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The artificial borders of climate activism


Yesterday at the Climate March, someone shouted “From the river to the sea, Palestine will be free”. It was an unfortunate thing. A clean example of the climate changing instantaneously among 85,000 activists.

I was there for four reasons:

  1. My definition of God is “science is indescribably beautiful and we must respect her”
  2. I can’t think of a more regrettable waste of tax money than having to spend it on health issues we can prevent if only we take better care of our environment
  3. I have a weak spot for an activist friend, who, through stealth influencing, had instilled in me a deep sense of FOMO about the event
  4. The Dutch carnival season had kicked off on November 11, and I was in the mood for a parade

The phrase was understandable coming from the Palestinian woman. Still, I appreciate that its most vicious context of use taints it so ferociously with antisemitism that deploying it as a vehicle for unity is a recipe for disaster. The crowd was so immense that it took hours of dancing in place before we even got started on the route. By the time we got to Museum Square, the words had already left the woman’s mouth.

We got there just in time to watch Greta Thunberg, who had been marching with us, turning her face away from cameras to remind us of why she was there. In between her on the stage and us on the field there were three screens, each projecting her face from a distance. I believe she was there, but the crowd was too big to say anything with much certainty.

My activist friend is one of those rare white people: privileged enough to belong to the 1% of a variety of subgroups, yet so antiracist it brings a tear to your eye. A seeker of nuance and complexity. A political unicorn. As we stood in the longest line I had ever seen, sharing the weight of a “THE CRISIS IS NOW” banner, I said to her: “it’s so… White here.” “Yes,” she said, mildly embarrassed it seemed, “it’s actually a huge problem for us that we could use some help with.”

Growing up in the Dutch South, there was a peculiar detail to the way I engaged with other people of color. I didn’t. There was no nod in the street, no tribe to which I belonged, no “our stories of minority and loneliness resonate”. Color blindness was the tune, and we were dancing to it. After almost a decade in Amsterdam I’ve come to consider this lack of acknowledgement poor behavior. There’s not a black person in the neighborhood I don’t know. I had forgotten my life wasn’t always like this, until yesterday. I counted no more than ten people of color in the crowd, and I exchanged looks with not a single one of them.

Whenever I find myself in a sea of vast whiteness, I ask myself: “where am I, why are there no other people of color here, and should I Get Out?” Don’t get me wrong, I love white people. Some of my best friends are white people. My wife is a white person. Consider it a habit I’ve developed growing up in the Netherlands, where nothing about ethnicity is quite as it seems.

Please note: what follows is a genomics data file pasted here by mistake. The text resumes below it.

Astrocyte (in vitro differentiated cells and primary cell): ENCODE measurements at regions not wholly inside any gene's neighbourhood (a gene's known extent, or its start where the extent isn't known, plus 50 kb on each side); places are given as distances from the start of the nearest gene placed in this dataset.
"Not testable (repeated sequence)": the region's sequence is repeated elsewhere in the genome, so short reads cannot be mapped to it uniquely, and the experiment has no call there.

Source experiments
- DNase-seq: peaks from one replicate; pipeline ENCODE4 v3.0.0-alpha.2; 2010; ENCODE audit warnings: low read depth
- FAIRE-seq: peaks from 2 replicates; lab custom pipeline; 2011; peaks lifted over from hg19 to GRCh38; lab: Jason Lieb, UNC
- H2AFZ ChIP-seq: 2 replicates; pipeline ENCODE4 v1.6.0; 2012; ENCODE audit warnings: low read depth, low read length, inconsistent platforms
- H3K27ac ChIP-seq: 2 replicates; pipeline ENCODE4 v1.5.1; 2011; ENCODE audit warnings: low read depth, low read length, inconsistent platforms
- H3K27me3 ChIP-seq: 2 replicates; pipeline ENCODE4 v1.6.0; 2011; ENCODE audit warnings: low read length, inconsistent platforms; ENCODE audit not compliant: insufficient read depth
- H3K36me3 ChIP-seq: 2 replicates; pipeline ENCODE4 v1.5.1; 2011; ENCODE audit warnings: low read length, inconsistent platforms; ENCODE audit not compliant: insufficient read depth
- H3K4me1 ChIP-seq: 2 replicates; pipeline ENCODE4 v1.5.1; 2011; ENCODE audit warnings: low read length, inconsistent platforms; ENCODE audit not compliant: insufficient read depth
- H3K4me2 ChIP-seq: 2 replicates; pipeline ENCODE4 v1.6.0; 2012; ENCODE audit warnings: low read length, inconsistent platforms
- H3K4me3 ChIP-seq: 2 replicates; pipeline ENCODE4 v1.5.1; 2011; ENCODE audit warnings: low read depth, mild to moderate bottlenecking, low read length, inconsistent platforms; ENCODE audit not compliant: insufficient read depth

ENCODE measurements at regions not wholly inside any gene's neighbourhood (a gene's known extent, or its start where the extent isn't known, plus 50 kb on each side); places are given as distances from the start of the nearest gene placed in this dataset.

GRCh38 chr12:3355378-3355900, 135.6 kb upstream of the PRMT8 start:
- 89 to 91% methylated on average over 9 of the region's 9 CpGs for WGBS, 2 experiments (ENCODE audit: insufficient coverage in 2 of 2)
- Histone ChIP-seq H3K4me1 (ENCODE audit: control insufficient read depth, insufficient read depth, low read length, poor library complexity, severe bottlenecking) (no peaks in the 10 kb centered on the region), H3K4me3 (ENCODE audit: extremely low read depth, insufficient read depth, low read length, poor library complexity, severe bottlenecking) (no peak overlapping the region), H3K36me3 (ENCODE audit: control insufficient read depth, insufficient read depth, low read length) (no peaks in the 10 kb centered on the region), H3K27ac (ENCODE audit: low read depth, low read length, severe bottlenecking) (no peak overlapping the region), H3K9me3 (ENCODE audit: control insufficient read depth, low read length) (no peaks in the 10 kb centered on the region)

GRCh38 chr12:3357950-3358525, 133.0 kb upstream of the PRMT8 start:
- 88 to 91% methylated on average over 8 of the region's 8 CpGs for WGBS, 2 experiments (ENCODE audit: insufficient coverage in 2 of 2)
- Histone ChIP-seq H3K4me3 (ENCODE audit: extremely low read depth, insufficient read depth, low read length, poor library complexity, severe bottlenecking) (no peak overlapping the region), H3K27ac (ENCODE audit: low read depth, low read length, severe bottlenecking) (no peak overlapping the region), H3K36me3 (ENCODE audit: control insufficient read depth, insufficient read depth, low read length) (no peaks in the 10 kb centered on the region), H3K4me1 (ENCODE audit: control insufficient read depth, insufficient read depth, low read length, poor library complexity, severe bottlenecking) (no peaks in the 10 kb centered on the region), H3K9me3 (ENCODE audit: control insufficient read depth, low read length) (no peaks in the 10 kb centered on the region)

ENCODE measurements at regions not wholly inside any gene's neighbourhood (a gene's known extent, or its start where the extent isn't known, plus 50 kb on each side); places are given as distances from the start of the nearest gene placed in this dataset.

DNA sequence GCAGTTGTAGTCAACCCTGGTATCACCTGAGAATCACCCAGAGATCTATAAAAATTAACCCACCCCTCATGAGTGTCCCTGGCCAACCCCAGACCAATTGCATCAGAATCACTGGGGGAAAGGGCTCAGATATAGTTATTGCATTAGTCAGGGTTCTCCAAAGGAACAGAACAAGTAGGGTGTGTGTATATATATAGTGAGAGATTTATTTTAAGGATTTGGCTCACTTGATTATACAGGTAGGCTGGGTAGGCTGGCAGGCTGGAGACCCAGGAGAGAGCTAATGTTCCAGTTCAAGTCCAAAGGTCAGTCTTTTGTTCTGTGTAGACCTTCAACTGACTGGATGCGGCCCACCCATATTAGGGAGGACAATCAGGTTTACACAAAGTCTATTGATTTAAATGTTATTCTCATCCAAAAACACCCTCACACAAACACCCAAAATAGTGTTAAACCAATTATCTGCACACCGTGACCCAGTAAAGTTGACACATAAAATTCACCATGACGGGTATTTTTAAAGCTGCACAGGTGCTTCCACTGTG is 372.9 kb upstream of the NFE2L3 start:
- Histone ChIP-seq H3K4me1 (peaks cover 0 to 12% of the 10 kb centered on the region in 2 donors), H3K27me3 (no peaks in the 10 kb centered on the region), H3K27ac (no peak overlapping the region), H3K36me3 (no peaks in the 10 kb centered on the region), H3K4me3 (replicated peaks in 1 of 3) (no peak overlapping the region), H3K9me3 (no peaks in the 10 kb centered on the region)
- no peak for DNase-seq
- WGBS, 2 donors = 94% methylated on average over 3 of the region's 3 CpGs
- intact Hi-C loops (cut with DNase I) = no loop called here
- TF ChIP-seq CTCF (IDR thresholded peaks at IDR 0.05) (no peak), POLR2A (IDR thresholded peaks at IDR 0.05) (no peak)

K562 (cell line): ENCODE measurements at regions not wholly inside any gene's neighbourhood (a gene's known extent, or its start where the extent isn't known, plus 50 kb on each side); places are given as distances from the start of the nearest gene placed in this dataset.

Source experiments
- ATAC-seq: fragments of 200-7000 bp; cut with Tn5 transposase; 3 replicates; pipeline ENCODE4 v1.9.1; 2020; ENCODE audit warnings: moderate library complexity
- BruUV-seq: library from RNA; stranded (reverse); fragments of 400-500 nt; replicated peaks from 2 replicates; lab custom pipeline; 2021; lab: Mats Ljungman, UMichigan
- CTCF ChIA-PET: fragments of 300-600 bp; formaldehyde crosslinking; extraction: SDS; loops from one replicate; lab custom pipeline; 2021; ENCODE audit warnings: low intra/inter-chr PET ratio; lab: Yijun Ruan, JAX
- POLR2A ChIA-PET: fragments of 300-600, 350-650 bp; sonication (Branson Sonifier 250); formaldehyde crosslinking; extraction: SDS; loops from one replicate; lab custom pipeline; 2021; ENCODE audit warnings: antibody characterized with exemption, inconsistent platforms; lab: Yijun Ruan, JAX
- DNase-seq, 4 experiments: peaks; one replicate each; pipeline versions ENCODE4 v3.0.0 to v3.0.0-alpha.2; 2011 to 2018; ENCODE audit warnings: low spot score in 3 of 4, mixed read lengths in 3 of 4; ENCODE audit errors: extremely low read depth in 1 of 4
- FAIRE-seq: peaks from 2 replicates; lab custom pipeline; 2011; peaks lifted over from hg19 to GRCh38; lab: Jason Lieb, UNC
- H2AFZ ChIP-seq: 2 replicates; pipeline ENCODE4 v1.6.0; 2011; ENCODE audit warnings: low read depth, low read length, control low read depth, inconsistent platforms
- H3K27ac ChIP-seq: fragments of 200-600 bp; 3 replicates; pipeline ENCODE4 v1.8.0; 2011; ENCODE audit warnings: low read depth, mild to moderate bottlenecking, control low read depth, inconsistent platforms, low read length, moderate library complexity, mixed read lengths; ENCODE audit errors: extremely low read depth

What solidifies Greta Thunberg’s identity as a Zoomer is the radical solidarity she and her contemporaries practice, seemingly without effort. Once she finally got on stage, her first act of compassion was to return the word to the Palestinian woman whose sound had been disconnected immediately after she had said the phrase.

What followed is what you may expect to happen when a person traumatized by an active war has to find it in herself to pick up where she left off to tell 85,000 mostly white faces how climate justice and justice for Palestine can exist on the same stage.

It was mayhem.

Once Greta had the mic again, she decided to keep her speech brief, much to the dismay I’m sure of all the people who felt blessed to share a moment in Amsterdam with her. Not so brief, however, that a man couldn’t walk on stage and declare he was there for the climate and not for politics.

The respectability politics are vile today. All I can think about is the power of the speech that could have been. The one in which a Palestinian woman addresses a vast sea of white faces who all listen intently to her talk about climate change. The way she says the words “river” and “sea” only when referring to natural bodies of water. The way she captivates her audience until the very end, when she pulls a Hannah Gadsby to remind us all of the hypocrisy and dangers of compartmental solidarity. The way she nods quietly to the upcoming elections.

The respectability politics are vile today. March-induced feelings of disappointment, uninspired virtue signalling, and racism find each other. A discombobulated display of on-stage pain and the very notion of pro-Palestinian sentiment have quickly been conflated into a rhetoric with which I feel increasingly uncomfortable: that people in power decide when minorities speak about their place in the world. That, when we talk about climate justice, every other topic must give way. That, when we march for a cause that seems to predominantly attract white people, unwritten rules of radical inclusion don’t apply. I feel the climate activism community interviewed for a job with me, and as a result I want to burn its rΓ©sumΓ©.

It makes me sad.

I’m sad because there are people who think climate justice can exist outside of politics. I’m sad because so many people don’t understand that the personal is political. I’m sad because I want to engage in climate activism, but I don’t feel there’s a place for me at the table. I’m sad because, right now, climate activism feels like a Gutmensch hobby. I’m sad for all the people who can’t tell the difference between antisemitism and anti-Israel sentiment. I’m sad for our Uncle Eli from Tel Aviv who is in and out of his bomb shelter all day.